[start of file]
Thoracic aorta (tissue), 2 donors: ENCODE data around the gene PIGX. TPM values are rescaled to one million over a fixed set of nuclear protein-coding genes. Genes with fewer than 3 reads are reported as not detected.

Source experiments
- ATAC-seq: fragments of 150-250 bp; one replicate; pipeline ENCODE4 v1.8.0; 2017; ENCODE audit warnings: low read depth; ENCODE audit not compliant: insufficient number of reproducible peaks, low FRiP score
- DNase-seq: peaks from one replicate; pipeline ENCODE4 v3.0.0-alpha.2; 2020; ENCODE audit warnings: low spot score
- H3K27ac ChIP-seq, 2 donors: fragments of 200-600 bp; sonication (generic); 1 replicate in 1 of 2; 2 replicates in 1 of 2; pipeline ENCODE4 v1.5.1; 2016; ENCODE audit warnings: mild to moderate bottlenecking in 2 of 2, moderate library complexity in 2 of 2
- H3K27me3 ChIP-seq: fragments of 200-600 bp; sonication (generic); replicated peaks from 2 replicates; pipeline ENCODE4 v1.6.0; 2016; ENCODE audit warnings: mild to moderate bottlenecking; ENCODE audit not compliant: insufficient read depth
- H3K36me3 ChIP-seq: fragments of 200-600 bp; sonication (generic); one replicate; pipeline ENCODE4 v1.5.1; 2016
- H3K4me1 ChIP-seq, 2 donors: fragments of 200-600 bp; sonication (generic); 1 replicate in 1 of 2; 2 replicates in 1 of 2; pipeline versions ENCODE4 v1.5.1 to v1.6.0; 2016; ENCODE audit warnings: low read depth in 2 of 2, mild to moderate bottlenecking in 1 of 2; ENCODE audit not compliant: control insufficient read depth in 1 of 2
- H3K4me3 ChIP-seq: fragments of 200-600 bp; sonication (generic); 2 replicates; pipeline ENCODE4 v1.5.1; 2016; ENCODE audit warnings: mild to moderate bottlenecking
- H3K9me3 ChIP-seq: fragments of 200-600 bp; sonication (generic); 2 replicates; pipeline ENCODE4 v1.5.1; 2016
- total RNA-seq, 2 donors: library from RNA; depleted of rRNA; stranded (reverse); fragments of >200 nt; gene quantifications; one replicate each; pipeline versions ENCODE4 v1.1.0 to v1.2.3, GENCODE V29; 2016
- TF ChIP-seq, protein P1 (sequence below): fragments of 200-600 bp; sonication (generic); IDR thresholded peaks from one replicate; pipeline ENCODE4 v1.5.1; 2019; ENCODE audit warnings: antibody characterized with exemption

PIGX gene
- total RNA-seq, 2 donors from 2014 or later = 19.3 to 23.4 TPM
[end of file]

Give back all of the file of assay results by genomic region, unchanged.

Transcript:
Thoracic aorta (tissue), 2 donors: ENCODE data around the gene PIGX. TPM values are rescaled to one million over a fixed set of nuclear protein-coding genes. Genes with fewer than 3 reads are reported as not detected.

Source experiments
- ATAC-seq: fragments of 150-250 bp; one replicate; pipeline ENCODE4 v1.8.0; 2017; ENCODE audit warnings: low read depth; ENCODE audit not compliant: insufficient number of reproducible peaks, low FRiP score
- DNase-seq: peaks from one replicate; pipeline ENCODE4 v3.0.0-alpha.2; 2020; ENCODE audit warnings: low spot score
- H3K27ac ChIP-seq, 2 donors: fragments of 200-600 bp; sonication (generic); 1 replicate in 1 of 2; 2 replicates in 1 of 2; pipeline ENCODE4 v1.5.1; 2016; ENCODE audit warnings: mild to moderate bottlenecking in 2 of 2, moderate library complexity in 2 of 2
- H3K27me3 ChIP-seq: fragments of 200-600 bp; sonication (generic); replicated peaks from 2 replicates; pipeline ENCODE4 v1.6.0; 2016; ENCODE audit warnings: mild to moderate bottlenecking; ENCODE audit not compliant: insufficient read depth
- H3K36me3 ChIP-seq: fragments of 200-600 bp; sonication (generic); one replicate; pipeline ENCODE4 v1.5.1; 2016
- H3K4me1 ChIP-seq, 2 donors: fragments of 200-600 bp; sonication (generic); 1 replicate in 1 of 2; 2 replicates in 1 of 2; pipeline versions ENCODE4 v1.5.1 to v1.6.0; 2016; ENCODE audit warnings: low read depth in 2 of 2, mild to moderate bottlenecking in 1 of 2; ENCODE audit not compliant: control insufficient read depth in 1 of 2
- H3K4me3 ChIP-seq: fragments of 200-600 bp; sonication (generic); 2 replicates; pipeline ENCODE4 v1.5.1; 2016; ENCODE audit warnings: mild to moderate bottlenecking
- H3K9me3 ChIP-seq: fragments of 200-600 bp; sonication (generic); 2 replicates; pipeline ENCODE4 v1.5.1; 2016
- total RNA-seq, 2 donors: library from RNA; depleted of rRNA; stranded (reverse); fragments of >200 nt; gene quantifications; one replicate each; pipeline versions ENCODE4 v1.1.0 to v1.2.3, GENCODE V29; 2016
- TF ChIP-seq, protein P1 (sequence below): fragments of 200-600 bp; sonication (generic); IDR thresholded peaks from one replicate; pipeline ENCODE4 v1.5.1; 2019; ENCODE audit warnings: antibody characterized with exemption

PIGX gene
- total RNA-seq, 2 donors from 2014 or later = 19.3 to 23.4 TPM